It’s grilling season and we’ve got the ultimate guide to the various types of grills and smokers that are sure to keep you cooking all summer long.
- Brazier grill–One of the earliest and least expensive types of mass manufactured grills, the brazier is a simple metal charcoal pan topped by a cooking grate and contains neither a lid or vents.
- Kettle grill – Invented in 1952 by George Stephen Sr. as an enhanced version of the brazier, the round kettle grill includes a domed lid and vents for better heat control and better protection in poor weather conditions.
- Square grill–Priced between the brazier and the kettle, the square grill has a lid but little, if any, heat control in the form of adjustable vents.
- Barrel grill–One of the most common DIY styles of cooker, the barrel grill is little more than a steel drum split in half to create a charcoal chamber and a lid. Legs are then added to the bottom portion while a chimney is often added to the top to help with airflow and heat control.
- Santa Maria grill – Rectangular in design, the Santa Maria style grill utilizes an adjustable grill grate in order to control the amount of direct heat being applied to the meat.
- Hibachi – A small, inexpensive grill with no lid that is often used by those who either have limited space or want a grill to use while at the beach, while tailgating or while traveling.
- Portable grills – An enhanced version of the hibachi, portable grills feature adjustable vents and lids and often have legs that fold up to make them easier to transport.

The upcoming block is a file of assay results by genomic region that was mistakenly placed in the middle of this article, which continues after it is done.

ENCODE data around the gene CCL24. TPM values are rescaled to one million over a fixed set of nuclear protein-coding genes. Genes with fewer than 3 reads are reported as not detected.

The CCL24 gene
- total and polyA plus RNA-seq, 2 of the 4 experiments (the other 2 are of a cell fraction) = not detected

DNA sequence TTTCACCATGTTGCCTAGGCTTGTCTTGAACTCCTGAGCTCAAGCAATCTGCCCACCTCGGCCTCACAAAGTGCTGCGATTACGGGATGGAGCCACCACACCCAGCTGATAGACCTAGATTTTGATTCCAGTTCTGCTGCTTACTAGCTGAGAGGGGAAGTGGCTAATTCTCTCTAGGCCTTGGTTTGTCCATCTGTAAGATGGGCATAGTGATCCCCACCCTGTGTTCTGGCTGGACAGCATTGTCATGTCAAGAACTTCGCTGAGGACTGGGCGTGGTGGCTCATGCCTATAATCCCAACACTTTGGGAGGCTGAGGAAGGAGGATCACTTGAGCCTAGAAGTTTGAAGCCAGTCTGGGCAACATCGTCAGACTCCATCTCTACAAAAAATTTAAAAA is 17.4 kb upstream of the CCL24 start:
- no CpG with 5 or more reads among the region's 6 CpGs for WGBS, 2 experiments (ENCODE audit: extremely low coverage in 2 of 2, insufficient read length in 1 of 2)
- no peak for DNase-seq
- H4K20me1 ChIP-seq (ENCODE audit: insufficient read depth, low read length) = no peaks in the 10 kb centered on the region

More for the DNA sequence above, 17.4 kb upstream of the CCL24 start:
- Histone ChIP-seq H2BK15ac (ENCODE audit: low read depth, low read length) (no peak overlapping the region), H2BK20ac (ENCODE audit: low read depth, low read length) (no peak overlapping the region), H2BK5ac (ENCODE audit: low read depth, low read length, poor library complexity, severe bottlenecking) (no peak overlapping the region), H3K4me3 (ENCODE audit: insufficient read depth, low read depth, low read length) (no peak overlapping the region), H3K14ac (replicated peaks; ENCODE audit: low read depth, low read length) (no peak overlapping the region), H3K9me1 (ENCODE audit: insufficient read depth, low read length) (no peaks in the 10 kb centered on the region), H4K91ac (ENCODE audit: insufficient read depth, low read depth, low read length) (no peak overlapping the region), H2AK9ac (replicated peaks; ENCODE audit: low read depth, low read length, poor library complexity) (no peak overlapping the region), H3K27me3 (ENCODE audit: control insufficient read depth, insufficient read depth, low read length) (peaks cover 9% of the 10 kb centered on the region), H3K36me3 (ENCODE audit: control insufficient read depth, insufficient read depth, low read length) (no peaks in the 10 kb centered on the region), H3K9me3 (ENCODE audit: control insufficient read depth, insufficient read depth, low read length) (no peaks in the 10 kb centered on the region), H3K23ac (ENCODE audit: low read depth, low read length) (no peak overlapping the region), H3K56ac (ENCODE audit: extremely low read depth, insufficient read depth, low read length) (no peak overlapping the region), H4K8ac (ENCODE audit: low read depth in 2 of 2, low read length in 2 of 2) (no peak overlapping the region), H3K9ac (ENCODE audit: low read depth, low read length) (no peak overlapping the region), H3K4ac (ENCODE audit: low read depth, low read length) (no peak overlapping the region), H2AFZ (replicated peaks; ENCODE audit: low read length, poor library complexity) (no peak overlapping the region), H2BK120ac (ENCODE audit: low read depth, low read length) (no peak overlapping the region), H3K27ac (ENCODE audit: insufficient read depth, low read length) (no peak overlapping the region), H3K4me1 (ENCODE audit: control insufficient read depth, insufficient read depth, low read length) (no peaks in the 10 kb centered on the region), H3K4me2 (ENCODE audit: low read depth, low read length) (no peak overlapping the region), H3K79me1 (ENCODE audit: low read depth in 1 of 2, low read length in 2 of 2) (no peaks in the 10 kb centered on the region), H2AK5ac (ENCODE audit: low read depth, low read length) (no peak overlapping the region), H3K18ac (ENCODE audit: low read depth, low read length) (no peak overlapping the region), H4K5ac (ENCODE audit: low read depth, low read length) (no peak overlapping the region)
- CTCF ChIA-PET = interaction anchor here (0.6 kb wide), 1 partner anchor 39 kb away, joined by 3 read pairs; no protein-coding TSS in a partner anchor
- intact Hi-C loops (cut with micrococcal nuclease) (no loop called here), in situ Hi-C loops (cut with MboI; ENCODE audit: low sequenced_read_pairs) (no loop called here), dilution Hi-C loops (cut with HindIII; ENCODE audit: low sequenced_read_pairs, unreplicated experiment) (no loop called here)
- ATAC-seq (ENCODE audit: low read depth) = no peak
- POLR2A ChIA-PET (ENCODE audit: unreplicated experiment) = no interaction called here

- Ceramic smoker – Around for thousands of years in Japan, egg shaped ceramic grills (aka kamados) have become increasingly popular in the US because of their ability to retain heat and moisture.
- Bullet style smoker – Named for their bullet shape, these upright smokers contain a charcoal receptacle on the bottom and two or more levels of racks that are separated from the heat source by a water pan.
- Vertical smoker/cabinet smoker – The vertical, box shaped cabinet style smoker contains shelves that allow meat to be stacked vertically. The heat source (electric, gas or charcoal/wood) is located at the bottom of the cabinet and is separated by a water pan or metal plate, both designed to defuse the heat.
- Offset smoker – The offset smoker contains either a vertical or horizontal cooking chamber as well as a separate chamber in which fuel is placed in order to create an indirect flow of heat and smoke.
- Ugly drum smoker (UDS) –The UDS is a DIY version of the bullet style smoker, utilizing a modified steel drum, fire ring, vertical racks and lid to slow smoke meats.
- Gas grill/gasser – Fueled by natural gas or propane, gas grills are most often rectangular in design, come in a number of sizes with any host of features including side burners, rotisseries, warming trays and more.
- Infrared grill –Also fueled by natural gas or propane, infrared grills cook food without the flame actually coming in contact with it and instead utilize the radiant heat coming off of heated ceramic tiles.
- Pellet cooker – A vertical or horizontal smoker that is fueled by compressed hardwood pellets.
- Electric grill – A grill or smoker that is heated by an electric element.
- Firepit grill (aka brick pit) – A temporary grill built with bricks or cinderblocks and topped with a grill grate.
- Campfire/Asado style grill – An open pit created directly on the ground and either topped with a cooking grate or used to cook food directly over the flames using skewers, various cast iron vessels, a rotisserie or various other means.
- Tandoor oven – The tandoor is fueled by charcoal or wood that is heated at the bottom of the oven and food is then placed on long skewers that are then inserted through a hole in the oven’s top.
- Makeshift grill – A DIY grill created using any number of elements, from flower pots to shopping carts.
Are there any smoker or grill types we missed? Be sure to leave a note in the comments section and we'll get it added!
Guide by Clint Cantwell and courtesy of Kingsford.com